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PostPosted: Thu Feb 26, 2009 10:27 am 
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Joined: Wed Feb 25, 2009 5:54 pm
Posts: 3
Hi,
My name is Peter Dominiczak and I'm a journalist with the Evening Standard.
We are looking for any parents in London who have children waiting to see which secondary school they have been admitted to next week. There is concern amongst parents that many children will not get into their first-choice schools this year and we would like to hear from you.

We would also like to talk to anybody who has experienced the "offers lottery" in the last two years and willing to talk about how not getting your first-choice school has affected you and your child.

The article will appear on Monday next week so if you could back to me by the afternoon of Friday 27th, that would be great.

You can contact me at peter.dominiczak@standard.co.uk or call me on 07946 422 503.
I look forward to hearing from you.

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peter.dominiczak@standard.co.uk


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PostPosted: Thu Feb 26, 2009 1:35 pm 
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Joined: Tue Dec 02, 2008 9:58 am
Posts: 21
Location: London
I may be a cynic, but parents are aware that their child may may not receive their first choice allocation, hence a preference system.

Should the question also be changed to the following -
‘Are you disappointed that your child did not get into their first choice school?’

Also the use of the words “offers lotteryâ€


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PostPosted: Fri Feb 27, 2009 9:23 am 
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Joined: Mon Nov 24, 2008 10:08 am
Posts: 211
To be fair, the words 'offers lottery' are in italics!

Yes, parents know they may not get 1st choice, but they also know that the whole notion of 'choice' is 100% bogus. How can they 'choose,' when the school they want has 700 applications for 220 places - and here in Sutton, that's just the good local comp - never mind the Grammars!

It is the schools which choose the kids, not the other way around


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PostPosted: Fri Feb 27, 2009 10:59 am 
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Joined: Sun May 13, 2007 8:03 pm
Posts: 1827
Location: Gloucestershire
huntlie wrote:
Yes, parents know they may not get 1st choice


I disagree. Every year we get our local evening paper running an article highlighting where parents are shocked and angry that they didn't get their first choice.

When you look at the article in depth, you find that they've only put one choice down and they've not put a realistic choice...

'I put down school x because her second cousin goes there and her granny & I went there, so that counts as Siblings doesn't it'. 'If I only put one choice that means they'll have to give me that school' (irrespective of more people with a higher claim living closer to it).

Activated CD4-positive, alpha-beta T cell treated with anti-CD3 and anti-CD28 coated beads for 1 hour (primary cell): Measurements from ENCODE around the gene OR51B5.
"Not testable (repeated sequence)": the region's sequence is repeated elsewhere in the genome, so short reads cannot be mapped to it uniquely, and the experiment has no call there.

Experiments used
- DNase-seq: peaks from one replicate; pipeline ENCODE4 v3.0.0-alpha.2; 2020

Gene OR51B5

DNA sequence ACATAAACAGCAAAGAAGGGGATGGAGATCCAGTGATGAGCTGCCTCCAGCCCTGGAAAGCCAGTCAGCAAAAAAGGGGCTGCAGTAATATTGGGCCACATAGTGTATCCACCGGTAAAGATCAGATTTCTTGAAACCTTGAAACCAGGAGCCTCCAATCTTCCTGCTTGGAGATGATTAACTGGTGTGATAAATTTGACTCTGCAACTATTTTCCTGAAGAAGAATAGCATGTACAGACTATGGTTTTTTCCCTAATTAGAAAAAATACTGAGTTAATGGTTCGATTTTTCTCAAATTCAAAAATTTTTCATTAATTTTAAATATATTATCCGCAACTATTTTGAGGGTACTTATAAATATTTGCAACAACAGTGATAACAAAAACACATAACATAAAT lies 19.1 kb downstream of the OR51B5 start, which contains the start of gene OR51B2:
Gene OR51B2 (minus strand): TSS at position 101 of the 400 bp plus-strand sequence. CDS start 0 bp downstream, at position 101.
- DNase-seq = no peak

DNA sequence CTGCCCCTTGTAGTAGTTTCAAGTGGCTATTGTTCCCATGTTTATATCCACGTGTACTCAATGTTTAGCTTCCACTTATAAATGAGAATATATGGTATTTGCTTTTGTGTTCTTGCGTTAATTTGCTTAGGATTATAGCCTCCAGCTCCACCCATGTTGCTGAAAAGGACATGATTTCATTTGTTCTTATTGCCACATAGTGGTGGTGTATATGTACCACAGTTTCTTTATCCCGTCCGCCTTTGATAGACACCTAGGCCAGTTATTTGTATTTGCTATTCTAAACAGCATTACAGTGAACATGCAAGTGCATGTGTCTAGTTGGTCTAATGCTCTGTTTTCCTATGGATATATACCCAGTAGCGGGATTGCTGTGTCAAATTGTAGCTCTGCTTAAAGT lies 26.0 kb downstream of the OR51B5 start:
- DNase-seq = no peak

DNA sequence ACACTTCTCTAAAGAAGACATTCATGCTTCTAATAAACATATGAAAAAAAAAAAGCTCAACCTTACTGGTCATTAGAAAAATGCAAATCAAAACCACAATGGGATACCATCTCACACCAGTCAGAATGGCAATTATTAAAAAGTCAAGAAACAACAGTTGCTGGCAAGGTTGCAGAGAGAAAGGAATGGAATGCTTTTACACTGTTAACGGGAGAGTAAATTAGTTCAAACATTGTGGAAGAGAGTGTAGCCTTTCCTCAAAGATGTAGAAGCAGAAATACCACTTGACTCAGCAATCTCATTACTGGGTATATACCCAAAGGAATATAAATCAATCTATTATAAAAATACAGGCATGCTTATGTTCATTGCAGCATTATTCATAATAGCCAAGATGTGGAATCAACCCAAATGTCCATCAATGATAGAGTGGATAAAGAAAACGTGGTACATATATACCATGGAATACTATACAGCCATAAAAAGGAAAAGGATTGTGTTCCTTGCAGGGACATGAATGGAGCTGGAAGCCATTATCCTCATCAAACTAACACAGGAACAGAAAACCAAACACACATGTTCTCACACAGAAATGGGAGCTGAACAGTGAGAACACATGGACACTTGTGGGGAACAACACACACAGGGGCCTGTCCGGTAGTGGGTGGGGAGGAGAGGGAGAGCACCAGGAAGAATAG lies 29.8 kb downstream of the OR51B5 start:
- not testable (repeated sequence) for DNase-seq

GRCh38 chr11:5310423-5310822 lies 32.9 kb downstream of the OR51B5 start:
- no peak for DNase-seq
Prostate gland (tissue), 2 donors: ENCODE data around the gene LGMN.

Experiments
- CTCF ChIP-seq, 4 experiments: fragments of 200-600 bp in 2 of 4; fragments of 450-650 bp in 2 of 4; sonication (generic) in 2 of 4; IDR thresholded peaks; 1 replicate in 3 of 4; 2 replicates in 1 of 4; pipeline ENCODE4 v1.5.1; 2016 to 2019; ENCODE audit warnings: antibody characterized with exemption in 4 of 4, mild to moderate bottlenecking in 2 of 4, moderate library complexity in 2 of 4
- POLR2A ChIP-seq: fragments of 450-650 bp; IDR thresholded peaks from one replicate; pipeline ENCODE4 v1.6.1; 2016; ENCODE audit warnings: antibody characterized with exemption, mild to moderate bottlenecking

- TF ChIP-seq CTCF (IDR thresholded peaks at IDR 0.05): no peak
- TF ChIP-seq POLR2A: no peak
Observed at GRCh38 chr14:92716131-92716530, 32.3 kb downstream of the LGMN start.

Then they complain that the school they have been offered might be 30 miles each way in a taxi, whereas if they'd bothered to put a second choice then they'd probably have been offered that!

In our county that Y6's all get a book sent home with the details, and a lot of the inner-city school parents get chance to talk to an Options Advisor to help them (it should cover all schools, but sadly they never make it out to the country - but in the country there's often only one realistic option for a school).

To sum up, a few people mistake 'Express a preference' for 'Express an absolute right to a place at that school', then the press picks it up.

All that said, occasionally a child will not get a place at any of their options. They they appeal...

For primary schools in the area it is less clear, in that many are very oversubscribed, so even putting 4 choices doesn't guarantee a place at one of them.

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PostPosted: Fri Feb 27, 2009 11:52 am 
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Location: London
Huntie, I agree with much of what you say however the use of the words 'options lottery' could be deemed to be a leading question and my contention is whether this will provide a sensible/fair debate/article or just pick up predetermined replies.


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PostPosted: Fri Feb 27, 2009 12:35 pm 
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Joined: Thu Oct 11, 2007 7:59 am
Posts: 893
Location: Cloud 9
I assumed that the OP was referring to the literal lottery system trialed by Brighton and Hove last year? Perhaps he could provide clarification...


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PostPosted: Sun Mar 01, 2009 9:31 pm 
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Joined: Wed Aug 13, 2008 4:25 pm
Posts: 2610
Is it just those two counties doing it, Charlotte67? I thought I had heard that more counties were going to take up that option?

I would be very interested to see the effect that this system has. Personally there is one secondary school in my area that if my DSs ended up in I know I would have to sell my house and be forced to go down the private route with the equity.

Idealogically the system is great and over time should even everything up but who wants there child to be a guineapig in the meantime?


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